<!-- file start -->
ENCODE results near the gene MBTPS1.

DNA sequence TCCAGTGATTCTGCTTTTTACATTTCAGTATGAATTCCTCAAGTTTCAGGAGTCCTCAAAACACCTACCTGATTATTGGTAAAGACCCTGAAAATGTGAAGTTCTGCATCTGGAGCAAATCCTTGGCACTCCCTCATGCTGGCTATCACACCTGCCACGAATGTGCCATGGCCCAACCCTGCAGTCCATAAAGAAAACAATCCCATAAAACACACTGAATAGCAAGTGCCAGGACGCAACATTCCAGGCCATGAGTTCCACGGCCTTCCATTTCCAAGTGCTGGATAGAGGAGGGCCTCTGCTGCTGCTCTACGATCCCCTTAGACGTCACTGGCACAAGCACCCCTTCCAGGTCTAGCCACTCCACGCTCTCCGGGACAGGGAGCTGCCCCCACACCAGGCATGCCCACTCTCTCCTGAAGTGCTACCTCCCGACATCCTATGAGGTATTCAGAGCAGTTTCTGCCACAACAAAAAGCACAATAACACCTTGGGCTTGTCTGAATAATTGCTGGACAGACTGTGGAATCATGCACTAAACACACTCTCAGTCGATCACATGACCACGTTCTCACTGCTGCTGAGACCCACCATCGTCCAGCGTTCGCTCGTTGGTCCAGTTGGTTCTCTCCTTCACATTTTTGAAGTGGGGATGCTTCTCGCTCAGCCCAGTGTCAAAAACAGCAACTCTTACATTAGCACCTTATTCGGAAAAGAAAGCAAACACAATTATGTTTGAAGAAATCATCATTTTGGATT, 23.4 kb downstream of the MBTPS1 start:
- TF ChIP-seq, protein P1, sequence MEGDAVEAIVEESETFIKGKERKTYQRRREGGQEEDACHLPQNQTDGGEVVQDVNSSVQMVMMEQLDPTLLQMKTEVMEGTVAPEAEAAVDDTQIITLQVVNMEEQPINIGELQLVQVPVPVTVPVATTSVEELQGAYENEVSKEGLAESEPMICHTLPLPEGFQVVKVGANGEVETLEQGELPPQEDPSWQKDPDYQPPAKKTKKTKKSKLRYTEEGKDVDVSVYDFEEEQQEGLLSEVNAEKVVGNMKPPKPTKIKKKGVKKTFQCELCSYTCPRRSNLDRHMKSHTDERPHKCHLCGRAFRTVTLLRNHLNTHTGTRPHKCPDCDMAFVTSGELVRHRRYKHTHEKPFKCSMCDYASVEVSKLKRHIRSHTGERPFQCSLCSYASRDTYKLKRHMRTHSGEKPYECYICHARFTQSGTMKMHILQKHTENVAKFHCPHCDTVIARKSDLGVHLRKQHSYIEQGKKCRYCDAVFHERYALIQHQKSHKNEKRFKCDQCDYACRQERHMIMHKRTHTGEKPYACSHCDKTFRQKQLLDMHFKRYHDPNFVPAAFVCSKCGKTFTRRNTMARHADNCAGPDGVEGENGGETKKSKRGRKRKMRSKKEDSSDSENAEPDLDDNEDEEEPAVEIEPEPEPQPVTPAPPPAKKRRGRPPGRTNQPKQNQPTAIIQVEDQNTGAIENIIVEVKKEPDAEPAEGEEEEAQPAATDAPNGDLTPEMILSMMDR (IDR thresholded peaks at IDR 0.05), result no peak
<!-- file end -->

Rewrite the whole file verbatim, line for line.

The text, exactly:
ENCODE results near the gene MBTPS1.

DNA sequence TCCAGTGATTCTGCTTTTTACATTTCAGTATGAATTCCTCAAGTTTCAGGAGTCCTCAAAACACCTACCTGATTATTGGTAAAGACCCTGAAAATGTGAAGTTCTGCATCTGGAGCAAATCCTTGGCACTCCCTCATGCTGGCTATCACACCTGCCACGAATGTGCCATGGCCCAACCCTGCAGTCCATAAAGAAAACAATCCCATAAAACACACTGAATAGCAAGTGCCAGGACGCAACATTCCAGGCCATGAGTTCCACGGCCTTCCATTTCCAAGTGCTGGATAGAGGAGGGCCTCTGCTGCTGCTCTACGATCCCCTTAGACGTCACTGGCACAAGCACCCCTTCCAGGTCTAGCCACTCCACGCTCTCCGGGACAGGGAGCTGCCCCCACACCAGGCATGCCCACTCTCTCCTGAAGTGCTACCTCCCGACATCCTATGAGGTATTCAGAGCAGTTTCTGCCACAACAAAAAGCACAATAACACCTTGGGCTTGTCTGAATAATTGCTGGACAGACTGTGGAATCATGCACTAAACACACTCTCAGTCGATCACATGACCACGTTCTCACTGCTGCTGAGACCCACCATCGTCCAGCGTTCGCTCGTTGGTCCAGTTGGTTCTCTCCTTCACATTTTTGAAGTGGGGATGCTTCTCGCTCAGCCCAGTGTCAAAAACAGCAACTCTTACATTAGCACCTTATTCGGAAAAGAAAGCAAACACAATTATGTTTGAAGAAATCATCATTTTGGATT, 23.4 kb downstream of the MBTPS1 start:
- TF ChIP-seq, protein P1, sequence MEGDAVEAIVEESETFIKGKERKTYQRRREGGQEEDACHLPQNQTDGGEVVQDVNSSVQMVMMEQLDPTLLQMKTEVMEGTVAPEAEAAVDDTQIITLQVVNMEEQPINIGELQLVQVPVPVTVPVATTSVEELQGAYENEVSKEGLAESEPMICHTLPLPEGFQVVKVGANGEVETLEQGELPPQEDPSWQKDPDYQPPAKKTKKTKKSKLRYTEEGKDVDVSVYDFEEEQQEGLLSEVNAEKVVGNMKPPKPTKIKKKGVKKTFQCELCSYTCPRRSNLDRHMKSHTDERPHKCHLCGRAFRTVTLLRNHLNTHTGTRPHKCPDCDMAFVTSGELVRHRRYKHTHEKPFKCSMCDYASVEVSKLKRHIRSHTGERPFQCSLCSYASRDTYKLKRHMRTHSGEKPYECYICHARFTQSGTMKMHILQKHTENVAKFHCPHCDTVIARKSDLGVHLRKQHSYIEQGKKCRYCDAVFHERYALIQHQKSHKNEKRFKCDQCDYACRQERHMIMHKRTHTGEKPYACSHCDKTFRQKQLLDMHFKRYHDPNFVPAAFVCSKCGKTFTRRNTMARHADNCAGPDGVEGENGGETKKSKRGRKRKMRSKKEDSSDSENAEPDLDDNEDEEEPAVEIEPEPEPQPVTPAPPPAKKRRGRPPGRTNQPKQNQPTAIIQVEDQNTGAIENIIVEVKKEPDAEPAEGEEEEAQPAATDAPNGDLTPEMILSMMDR (IDR thresholded peaks at IDR 0.05), result no peak